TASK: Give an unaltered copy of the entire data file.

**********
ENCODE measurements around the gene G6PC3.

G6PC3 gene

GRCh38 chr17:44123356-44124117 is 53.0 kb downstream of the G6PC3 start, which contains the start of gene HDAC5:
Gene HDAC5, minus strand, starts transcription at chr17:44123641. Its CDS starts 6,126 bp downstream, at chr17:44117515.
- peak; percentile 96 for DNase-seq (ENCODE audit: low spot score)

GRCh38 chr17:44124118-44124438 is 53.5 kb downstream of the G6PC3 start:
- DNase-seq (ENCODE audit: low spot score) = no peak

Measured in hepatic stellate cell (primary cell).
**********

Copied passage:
ENCODE measurements around the gene G6PC3.

G6PC3 gene

GRCh38 chr17:44123356-44124117 is 53.0 kb downstream of the G6PC3 start, which contains the start of gene HDAC5:
Gene HDAC5, minus strand, starts transcription at chr17:44123641. Its CDS starts 6,126 bp downstream, at chr17:44117515.
- peak; percentile 96 for DNase-seq (ENCODE audit: low spot score)

GRCh38 chr17:44124118-44124438 is 53.5 kb downstream of the G6PC3 start:
- DNase-seq (ENCODE audit: low spot score) = no peak

Measured in hepatic stellate cell (primary cell).